Craig's First Take: "The Kings of Summer"

Photo Credit: Photo by Courtesy of CBS Films – © 2013 Toy's House Productions LLC. All Rights Reserved.

Pre-Movie Commentary:

“Kings of Summer” may look confusing to some of us from the outset. Kids… outside? What? No, the arrival of Superman to theaters last week has not also brought us to the bizzarro world but director Jordan Vogt-Roberts, who has done short comedy sketches for Comedy Central and Funny or Die, writer Chris Galleta, who has worked on the production staff at “Late Show with David Letterman”, some recognizable actors like Nick Offerman (“Parks and Recreation”), Megan Mullaly (“Will and Grace”) and Alison Brie (“Community”), and a trio of young, mostly unknown actors attempt to bring some innocence back to the movies. Does it work? Well it got nominated for a Grand Jury Prize at Sundance and also won an audience award at the Dallas International Film Festival, so there’s that.


Oh festival audience, why have you done this? “Kings of Summer” could have drifted off into obscurity where it belongs but no, you probably looked at three nice kids and then let your own memories of coming-of-age adolescence make you think that this thing actually has a point. It doesn’t, and the few minor things it tries to say, like girls are friendship kryptonite, we’ve already learned from many better movies.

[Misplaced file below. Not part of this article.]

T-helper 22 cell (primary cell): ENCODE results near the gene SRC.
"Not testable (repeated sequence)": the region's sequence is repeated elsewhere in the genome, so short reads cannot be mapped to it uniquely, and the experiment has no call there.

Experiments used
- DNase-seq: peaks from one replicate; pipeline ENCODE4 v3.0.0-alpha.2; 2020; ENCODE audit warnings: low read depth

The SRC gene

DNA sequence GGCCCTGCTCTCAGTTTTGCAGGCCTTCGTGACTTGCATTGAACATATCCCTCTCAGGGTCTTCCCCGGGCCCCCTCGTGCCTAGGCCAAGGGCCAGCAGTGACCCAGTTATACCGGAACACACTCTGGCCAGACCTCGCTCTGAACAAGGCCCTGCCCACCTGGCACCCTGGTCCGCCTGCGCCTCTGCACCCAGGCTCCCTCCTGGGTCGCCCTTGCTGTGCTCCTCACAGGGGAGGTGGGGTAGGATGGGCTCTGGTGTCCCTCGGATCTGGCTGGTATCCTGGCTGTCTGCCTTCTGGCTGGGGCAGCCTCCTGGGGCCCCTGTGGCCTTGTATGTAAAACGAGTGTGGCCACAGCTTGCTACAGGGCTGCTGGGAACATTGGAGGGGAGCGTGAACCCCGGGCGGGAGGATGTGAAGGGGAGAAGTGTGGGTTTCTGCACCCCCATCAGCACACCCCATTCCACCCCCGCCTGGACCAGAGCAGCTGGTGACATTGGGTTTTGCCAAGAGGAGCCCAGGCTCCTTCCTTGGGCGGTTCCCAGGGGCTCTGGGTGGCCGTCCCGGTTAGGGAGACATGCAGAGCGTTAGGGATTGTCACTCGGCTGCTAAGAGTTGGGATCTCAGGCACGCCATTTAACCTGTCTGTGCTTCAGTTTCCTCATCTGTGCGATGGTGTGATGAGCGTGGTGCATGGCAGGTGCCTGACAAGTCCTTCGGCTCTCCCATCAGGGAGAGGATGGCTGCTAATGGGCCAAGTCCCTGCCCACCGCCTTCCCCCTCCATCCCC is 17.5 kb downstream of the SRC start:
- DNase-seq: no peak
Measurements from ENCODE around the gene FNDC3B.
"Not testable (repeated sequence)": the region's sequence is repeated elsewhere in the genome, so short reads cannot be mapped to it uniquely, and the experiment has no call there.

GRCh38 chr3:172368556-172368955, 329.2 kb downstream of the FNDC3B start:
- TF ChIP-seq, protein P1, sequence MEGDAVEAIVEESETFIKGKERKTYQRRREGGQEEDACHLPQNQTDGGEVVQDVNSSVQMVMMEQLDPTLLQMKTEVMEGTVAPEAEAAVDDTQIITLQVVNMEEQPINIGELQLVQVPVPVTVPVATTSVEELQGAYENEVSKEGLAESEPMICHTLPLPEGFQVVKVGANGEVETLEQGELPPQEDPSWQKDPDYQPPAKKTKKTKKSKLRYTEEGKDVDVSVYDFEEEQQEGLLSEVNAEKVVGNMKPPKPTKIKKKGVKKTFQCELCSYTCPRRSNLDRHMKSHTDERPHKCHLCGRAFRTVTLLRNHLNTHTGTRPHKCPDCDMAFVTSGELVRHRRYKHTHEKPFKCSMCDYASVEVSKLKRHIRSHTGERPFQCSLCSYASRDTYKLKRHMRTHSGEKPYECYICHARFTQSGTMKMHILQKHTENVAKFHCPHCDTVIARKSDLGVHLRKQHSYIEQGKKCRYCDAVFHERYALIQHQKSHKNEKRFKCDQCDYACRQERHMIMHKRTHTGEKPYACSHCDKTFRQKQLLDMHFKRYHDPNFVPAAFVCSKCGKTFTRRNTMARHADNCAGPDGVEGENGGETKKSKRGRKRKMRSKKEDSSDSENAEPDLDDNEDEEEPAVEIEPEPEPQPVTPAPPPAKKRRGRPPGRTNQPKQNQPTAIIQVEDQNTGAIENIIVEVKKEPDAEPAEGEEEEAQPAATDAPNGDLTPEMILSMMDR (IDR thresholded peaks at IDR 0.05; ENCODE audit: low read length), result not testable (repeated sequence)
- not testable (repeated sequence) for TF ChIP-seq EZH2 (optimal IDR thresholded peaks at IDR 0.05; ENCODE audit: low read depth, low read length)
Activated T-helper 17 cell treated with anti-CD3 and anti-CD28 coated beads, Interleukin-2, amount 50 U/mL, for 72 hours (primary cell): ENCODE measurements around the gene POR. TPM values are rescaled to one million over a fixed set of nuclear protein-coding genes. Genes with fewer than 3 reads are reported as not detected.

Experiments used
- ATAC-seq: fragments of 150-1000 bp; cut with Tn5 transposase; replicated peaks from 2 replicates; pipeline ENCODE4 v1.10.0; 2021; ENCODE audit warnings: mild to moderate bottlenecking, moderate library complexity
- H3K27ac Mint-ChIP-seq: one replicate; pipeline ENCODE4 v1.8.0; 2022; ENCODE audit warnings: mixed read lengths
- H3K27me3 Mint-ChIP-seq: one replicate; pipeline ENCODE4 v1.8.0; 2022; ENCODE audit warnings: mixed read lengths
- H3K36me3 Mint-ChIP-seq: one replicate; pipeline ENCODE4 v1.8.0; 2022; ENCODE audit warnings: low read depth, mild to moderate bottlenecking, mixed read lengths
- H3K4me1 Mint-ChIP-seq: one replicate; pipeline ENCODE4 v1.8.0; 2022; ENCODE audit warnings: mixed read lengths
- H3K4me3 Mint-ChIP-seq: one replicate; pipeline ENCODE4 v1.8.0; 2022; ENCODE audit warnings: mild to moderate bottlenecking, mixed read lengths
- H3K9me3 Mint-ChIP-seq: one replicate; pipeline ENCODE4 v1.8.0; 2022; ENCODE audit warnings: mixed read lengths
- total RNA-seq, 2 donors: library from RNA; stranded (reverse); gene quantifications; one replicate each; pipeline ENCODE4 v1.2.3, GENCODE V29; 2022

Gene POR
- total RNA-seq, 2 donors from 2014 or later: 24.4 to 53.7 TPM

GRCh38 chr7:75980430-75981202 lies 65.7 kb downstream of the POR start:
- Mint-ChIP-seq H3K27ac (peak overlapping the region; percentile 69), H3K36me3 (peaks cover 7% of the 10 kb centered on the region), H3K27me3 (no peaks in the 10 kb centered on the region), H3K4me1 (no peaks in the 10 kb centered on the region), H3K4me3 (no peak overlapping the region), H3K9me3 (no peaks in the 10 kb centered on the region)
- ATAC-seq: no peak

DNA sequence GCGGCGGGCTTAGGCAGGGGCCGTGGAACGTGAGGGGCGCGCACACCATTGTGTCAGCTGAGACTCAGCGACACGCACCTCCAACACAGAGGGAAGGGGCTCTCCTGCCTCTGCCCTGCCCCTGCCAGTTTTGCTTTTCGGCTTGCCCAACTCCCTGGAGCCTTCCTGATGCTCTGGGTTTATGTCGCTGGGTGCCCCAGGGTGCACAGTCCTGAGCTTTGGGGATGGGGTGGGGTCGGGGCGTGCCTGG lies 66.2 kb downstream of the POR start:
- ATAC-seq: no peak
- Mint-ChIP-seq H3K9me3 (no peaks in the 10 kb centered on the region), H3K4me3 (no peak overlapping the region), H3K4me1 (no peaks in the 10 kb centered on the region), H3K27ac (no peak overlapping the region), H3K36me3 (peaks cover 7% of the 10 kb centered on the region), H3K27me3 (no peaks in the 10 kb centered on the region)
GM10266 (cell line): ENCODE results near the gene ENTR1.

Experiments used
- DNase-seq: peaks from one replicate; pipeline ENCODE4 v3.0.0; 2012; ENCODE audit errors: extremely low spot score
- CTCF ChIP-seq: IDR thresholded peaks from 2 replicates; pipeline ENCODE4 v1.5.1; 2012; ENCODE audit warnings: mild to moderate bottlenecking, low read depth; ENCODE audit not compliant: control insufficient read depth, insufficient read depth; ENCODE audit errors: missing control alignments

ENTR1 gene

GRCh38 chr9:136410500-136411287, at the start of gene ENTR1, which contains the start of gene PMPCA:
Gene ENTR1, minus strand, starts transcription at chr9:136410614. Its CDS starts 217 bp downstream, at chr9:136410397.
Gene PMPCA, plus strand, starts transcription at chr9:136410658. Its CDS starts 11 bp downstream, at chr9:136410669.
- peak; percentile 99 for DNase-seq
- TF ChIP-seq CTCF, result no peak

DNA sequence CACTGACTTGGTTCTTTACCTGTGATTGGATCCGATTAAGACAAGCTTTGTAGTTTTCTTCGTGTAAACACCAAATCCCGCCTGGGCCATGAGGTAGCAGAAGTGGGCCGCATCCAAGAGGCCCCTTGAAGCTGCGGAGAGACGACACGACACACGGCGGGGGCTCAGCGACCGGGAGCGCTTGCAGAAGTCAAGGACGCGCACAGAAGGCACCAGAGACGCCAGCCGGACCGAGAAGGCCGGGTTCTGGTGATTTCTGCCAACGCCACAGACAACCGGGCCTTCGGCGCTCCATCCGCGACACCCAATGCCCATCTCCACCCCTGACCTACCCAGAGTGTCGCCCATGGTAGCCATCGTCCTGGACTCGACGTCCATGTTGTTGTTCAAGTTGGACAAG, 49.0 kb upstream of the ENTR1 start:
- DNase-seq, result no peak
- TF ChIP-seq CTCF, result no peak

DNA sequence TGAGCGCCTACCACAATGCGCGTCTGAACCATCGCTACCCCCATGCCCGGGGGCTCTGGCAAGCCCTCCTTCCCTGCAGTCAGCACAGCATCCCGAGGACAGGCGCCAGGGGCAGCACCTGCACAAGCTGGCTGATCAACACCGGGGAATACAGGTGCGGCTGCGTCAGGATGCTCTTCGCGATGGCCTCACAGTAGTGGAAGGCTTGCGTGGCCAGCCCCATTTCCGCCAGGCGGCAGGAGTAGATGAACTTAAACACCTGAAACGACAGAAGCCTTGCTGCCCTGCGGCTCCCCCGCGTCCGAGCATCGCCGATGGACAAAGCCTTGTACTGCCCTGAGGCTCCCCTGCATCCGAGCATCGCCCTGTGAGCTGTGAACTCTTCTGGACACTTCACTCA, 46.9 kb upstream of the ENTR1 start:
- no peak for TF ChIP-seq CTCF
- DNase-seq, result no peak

The film is about Joe (Nick Robinson) and his friend Patrick (Gabriel Basso), two 17-year olds who either can’t stand all the rules set in place by a stern single father (Nick Offerman) or can’t stand the constant irritations from annoying parents (Megan Mullaly, Marc Evan Jackson) who knock on walls to check them and think Will Smith is actually named Will Prince. They decide to get away for the summer by building their own little shack in the middle of the woods, and allow some weird little tag-a-long kid named Biaggio (Moises Arias, should go down as the Jar Jar Binks of this summer) to camp out with them.

Neither writer Galleta nor director Vogt-Roberts seem particularly interested in the particulars. The shack is built in no time, the guys spend most of their time fooling around with sticks while musical montages play over them, less time is spent learning about themselves or how to live on their own (usually two stapes in movies like this), and it seems like we’re into familiar territory in no time as a woman comes between the two friends and jealousy rears its ugly head. Meanwhile, the parents learn obvious lessons about themselves.  But don’t worry, because this feels like sitcom through and through and by the end there is a quick brushing under the rug of all negative feelings.

What dethrones this movie quick though is the real lack of jokes. It starts out well and continues pretty decently whenever Offerman is on screen; he brings the same unamused, matter-of-fact way to the dialogue that he usually brings to Ron Swanson on “Parks and Recreation”. Mullaly’s act every time out now is to annoy and it’s gotten old. Robinson and Basso seem like nice kids but wit is not their friend, which leaves us with Biaggio, a bizarrely unfunny character who for some reason confuses having cystic fibrosis with being gay and talks in a faux-dramatic way like someone who’s seen too many Wes Anderson movies.


Speaking of Wes Anderson, “Kings” may remind you a bit of “Moonrise Kingdom”, just expect oddity without context, unexpected plotting, or honest emotion.